French Interior Minister Brice Hortefeux and German counterpart Thomas de Maiziere told European home affairs commissioner Cecilia Malmstroem in a letter that it was “premature” to let them enter the passport-free travel area in March 2011.
The ministers said a decision on the applications would be made once the two former communist bloc nations make “irreversible progress” in the fight against corruption and organised crime, according a copy of the letter seen by news agency AFP.
Romanian President Traian Basescu slammed the Franco-German move as “an act of discrimination.”
Bulgarian officials said they would do their utmost to ease any doubts about their readiness to join.
The Schengen area allows more than 400 million citizens to travel across a territory that ranges from Greece to Finland, and Portugal to Poland, without having to pull out a passport.
The area includes 22 of the European Union’s 27 members plus Iceland, Switzerland and Norway.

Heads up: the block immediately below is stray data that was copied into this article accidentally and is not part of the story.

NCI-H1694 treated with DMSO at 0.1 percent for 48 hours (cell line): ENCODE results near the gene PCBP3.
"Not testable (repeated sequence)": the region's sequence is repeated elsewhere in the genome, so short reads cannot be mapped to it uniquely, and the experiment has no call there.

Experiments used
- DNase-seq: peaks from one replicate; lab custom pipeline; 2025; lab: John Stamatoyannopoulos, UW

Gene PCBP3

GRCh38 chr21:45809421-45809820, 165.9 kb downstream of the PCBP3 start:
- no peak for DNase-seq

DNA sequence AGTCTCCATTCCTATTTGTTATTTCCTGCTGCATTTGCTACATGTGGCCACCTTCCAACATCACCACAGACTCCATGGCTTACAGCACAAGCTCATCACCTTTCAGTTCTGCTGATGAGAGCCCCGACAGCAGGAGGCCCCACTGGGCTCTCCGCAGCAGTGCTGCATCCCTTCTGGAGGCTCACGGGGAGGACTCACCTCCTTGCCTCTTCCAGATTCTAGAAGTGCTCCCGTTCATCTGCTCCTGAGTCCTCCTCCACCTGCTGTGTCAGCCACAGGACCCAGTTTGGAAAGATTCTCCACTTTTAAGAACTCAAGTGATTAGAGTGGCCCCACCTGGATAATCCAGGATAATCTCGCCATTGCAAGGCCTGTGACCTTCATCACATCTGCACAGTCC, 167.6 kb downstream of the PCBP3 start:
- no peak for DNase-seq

Romania and Bulgaria joined the EU in 2007. By choice, EU members Britain and Ireland have not joined the travel zone while Cyprus has applied to enter Schengen.
Experts from EU states who visited Romania and Bulgaria will present a report in January that will be used by governments to make a decision.
Allowing a country to join Schengen must be agreed by members states by unanimity, meaning that France and Germany have veto power over the applications.
The decision to block the entry of Romania and Bulgaria follows a summer row over France’s deportation of Roma migrants from the two eastern European nations, although the issue was not cited as a reason for the Schengen veto.